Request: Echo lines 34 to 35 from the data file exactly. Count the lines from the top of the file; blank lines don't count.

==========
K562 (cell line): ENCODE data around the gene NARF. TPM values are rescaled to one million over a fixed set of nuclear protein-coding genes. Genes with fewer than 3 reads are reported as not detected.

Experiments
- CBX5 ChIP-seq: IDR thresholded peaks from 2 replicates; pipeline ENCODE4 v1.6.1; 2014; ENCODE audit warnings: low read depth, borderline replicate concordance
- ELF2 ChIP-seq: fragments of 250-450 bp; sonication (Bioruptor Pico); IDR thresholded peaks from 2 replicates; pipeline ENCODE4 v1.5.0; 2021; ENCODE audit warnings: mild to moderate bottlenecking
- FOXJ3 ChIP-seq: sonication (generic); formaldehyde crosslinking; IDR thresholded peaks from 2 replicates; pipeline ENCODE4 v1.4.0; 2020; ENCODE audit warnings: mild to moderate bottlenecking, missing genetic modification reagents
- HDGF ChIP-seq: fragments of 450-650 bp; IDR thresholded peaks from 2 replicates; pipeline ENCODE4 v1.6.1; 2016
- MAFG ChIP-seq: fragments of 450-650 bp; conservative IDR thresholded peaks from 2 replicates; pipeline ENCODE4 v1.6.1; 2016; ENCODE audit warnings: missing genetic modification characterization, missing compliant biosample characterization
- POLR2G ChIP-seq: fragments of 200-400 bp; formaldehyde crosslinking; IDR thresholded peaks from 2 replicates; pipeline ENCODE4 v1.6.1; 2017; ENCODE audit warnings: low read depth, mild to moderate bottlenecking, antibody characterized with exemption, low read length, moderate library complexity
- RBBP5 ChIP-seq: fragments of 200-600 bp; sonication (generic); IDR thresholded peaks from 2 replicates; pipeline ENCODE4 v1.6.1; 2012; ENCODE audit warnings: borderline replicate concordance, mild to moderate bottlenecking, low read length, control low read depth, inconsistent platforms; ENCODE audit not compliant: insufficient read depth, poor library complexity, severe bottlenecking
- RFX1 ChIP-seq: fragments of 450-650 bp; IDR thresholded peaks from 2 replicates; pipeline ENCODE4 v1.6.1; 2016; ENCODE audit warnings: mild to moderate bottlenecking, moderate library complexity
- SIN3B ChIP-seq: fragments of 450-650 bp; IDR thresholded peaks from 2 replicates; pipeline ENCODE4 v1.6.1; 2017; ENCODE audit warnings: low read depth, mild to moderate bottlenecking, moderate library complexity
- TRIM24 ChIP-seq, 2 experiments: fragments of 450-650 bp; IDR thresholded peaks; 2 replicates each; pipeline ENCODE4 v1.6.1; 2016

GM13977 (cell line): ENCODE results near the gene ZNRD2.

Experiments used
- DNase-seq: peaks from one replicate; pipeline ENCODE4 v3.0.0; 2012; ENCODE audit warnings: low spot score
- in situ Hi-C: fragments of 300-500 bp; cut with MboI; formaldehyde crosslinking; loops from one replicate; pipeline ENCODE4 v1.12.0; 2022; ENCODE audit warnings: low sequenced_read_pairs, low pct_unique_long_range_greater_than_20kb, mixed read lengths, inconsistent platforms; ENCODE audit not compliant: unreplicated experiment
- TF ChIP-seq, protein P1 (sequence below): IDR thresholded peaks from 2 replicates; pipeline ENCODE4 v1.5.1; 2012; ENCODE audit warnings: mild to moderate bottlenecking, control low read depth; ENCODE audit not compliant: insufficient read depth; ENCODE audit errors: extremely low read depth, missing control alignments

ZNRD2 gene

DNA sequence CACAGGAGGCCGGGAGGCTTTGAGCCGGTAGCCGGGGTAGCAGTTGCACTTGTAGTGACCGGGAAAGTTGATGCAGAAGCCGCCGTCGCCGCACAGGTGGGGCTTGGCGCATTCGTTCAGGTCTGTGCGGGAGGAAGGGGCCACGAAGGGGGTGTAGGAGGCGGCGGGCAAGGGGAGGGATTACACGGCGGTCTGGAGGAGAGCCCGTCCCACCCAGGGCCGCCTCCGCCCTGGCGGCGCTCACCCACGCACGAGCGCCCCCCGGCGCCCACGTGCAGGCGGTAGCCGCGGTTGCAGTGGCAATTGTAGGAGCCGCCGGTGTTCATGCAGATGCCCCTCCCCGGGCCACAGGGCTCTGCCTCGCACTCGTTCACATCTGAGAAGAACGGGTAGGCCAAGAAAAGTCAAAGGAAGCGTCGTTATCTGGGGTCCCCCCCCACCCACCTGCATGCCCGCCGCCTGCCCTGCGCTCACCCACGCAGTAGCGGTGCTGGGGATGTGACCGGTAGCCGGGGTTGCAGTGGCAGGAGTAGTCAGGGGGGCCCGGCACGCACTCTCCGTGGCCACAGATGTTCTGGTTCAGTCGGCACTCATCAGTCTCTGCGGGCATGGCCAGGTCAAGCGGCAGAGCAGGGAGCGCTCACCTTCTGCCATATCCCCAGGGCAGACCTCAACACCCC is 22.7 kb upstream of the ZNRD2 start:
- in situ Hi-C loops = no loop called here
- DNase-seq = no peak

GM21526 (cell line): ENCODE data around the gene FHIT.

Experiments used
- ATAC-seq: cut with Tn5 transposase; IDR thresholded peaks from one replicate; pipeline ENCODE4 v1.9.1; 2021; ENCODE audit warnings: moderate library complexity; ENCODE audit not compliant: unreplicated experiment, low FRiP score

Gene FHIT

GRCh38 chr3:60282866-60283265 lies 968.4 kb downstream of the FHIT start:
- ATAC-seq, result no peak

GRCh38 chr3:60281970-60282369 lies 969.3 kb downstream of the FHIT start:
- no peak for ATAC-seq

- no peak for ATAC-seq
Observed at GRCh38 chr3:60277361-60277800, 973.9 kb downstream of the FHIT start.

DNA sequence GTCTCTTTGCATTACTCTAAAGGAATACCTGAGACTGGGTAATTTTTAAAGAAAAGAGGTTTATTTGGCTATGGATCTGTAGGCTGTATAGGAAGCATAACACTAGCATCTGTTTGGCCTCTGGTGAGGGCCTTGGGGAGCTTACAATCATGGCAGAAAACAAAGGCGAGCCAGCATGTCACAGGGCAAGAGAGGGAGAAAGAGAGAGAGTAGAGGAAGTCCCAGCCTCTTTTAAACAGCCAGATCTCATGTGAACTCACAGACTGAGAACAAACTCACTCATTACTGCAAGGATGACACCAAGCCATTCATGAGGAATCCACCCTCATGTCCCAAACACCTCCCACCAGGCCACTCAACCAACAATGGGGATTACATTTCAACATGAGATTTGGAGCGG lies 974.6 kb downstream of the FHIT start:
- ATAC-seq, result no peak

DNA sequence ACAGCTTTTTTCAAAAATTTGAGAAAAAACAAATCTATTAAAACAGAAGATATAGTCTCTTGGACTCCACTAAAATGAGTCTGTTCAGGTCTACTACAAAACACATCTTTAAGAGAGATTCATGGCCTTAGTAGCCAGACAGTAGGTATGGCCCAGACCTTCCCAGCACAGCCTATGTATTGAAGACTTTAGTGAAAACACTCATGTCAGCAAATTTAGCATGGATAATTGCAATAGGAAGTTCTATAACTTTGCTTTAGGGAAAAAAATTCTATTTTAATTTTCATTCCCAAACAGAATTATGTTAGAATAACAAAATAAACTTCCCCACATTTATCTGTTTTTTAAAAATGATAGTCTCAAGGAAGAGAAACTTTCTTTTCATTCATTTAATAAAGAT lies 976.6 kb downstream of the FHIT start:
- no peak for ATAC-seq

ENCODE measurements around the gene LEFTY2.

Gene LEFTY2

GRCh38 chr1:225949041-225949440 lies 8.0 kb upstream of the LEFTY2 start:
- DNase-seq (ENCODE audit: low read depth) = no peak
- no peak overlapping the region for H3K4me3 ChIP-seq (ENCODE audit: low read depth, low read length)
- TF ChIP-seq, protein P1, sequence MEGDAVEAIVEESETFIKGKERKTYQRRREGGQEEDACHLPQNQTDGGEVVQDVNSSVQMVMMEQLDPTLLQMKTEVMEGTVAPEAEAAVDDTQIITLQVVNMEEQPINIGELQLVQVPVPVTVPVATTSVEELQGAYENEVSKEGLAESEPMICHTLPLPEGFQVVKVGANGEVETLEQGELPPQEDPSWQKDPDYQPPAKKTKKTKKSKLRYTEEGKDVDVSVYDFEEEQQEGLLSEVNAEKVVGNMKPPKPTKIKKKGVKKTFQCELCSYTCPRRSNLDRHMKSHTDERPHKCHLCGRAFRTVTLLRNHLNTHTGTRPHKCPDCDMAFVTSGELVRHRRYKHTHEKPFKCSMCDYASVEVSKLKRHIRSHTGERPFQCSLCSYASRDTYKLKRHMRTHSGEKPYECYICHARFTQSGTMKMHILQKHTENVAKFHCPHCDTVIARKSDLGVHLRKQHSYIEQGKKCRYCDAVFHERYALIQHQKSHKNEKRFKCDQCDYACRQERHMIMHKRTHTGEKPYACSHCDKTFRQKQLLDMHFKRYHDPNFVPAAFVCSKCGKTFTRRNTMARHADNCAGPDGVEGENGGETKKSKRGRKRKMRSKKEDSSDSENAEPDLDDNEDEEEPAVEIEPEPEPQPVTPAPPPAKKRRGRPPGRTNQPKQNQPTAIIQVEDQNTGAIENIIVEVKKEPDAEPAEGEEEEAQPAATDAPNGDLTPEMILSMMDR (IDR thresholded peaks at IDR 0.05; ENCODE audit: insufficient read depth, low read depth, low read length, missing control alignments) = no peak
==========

DNA sequence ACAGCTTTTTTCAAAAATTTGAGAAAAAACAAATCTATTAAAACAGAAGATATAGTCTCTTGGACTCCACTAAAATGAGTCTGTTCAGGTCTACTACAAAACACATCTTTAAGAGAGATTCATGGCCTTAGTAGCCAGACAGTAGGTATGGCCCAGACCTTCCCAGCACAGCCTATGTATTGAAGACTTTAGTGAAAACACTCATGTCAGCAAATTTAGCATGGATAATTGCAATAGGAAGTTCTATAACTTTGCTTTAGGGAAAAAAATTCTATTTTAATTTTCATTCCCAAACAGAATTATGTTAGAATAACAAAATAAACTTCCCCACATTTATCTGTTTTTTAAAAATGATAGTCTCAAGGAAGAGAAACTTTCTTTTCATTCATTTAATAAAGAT lies 976.6 kb downstream of the FHIT start:
- no peak for ATAC-seq